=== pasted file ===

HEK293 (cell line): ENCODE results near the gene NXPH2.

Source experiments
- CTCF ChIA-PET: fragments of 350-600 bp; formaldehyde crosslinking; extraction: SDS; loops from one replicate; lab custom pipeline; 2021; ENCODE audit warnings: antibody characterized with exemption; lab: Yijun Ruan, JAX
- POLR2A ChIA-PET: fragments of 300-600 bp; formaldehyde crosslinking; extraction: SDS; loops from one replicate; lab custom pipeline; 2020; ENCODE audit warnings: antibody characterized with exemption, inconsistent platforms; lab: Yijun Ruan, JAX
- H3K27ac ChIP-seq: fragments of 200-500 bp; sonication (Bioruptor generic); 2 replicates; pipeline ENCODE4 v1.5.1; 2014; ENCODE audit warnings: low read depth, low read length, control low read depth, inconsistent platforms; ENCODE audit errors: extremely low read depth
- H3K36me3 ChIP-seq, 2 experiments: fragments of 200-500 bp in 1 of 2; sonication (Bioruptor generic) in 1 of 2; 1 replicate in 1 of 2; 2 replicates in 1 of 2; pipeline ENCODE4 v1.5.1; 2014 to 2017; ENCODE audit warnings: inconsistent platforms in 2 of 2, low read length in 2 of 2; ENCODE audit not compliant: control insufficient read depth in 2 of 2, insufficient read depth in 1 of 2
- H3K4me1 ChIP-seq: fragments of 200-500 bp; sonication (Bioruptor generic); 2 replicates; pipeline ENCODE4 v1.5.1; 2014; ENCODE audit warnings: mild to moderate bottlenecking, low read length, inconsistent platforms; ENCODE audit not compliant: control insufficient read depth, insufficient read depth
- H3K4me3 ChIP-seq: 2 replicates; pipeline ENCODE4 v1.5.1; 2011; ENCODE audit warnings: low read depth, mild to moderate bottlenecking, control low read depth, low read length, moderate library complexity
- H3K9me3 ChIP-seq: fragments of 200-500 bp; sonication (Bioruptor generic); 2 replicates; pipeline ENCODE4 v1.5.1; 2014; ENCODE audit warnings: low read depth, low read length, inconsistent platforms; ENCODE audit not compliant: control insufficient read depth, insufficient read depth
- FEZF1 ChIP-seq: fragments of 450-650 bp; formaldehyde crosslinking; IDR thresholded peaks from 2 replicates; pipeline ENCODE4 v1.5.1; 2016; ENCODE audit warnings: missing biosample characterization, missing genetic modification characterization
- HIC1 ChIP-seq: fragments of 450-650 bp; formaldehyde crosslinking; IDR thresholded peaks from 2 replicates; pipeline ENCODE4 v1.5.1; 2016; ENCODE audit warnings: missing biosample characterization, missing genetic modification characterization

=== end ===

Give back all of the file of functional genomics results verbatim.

HEK293 (cell line): ENCODE results near the gene NXPH2.

Source experiments
- CTCF ChIA-PET: fragments of 350-600 bp; formaldehyde crosslinking; extraction: SDS; loops from one replicate; lab custom pipeline; 2021; ENCODE audit warnings: antibody characterized with exemption; lab: Yijun Ruan, JAX
- POLR2A ChIA-PET: fragments of 300-600 bp; formaldehyde crosslinking; extraction: SDS; loops from one replicate; lab custom pipeline; 2020; ENCODE audit warnings: antibody characterized with exemption, inconsistent platforms; lab: Yijun Ruan, JAX
- H3K27ac ChIP-seq: fragments of 200-500 bp; sonication (Bioruptor generic); 2 replicates; pipeline ENCODE4 v1.5.1; 2014; ENCODE audit warnings: low read depth, low read length, control low read depth, inconsistent platforms; ENCODE audit errors: extremely low read depth
- H3K36me3 ChIP-seq, 2 experiments: fragments of 200-500 bp in 1 of 2; sonication (Bioruptor generic) in 1 of 2; 1 replicate in 1 of 2; 2 replicates in 1 of 2; pipeline ENCODE4 v1.5.1; 2014 to 2017; ENCODE audit warnings: inconsistent platforms in 2 of 2, low read length in 2 of 2; ENCODE audit not compliant: control insufficient read depth in 2 of 2, insufficient read depth in 1 of 2
- H3K4me1 ChIP-seq: fragments of 200-500 bp; sonication (Bioruptor generic); 2 replicates; pipeline ENCODE4 v1.5.1; 2014; ENCODE audit warnings: mild to moderate bottlenecking, low read length, inconsistent platforms; ENCODE audit not compliant: control insufficient read depth, insufficient read depth
- H3K4me3 ChIP-seq: 2 replicates; pipeline ENCODE4 v1.5.1; 2011; ENCODE audit warnings: low read depth, mild to moderate bottlenecking, control low read depth, low read length, moderate library complexity
- H3K9me3 ChIP-seq: fragments of 200-500 bp; sonication (Bioruptor generic); 2 replicates; pipeline ENCODE4 v1.5.1; 2014; ENCODE audit warnings: low read depth, low read length, inconsistent platforms; ENCODE audit not compliant: control insufficient read depth, insufficient read depth
- FEZF1 ChIP-seq: fragments of 450-650 bp; formaldehyde crosslinking; IDR thresholded peaks from 2 replicates; pipeline ENCODE4 v1.5.1; 2016; ENCODE audit warnings: missing biosample characterization, missing genetic modification characterization
- HIC1 ChIP-seq: fragments of 450-650 bp; formaldehyde crosslinking; IDR thresholded peaks from 2 replicates; pipeline ENCODE4 v1.5.1; 2016; ENCODE audit warnings: missing biosample characterization, missing genetic modification characterization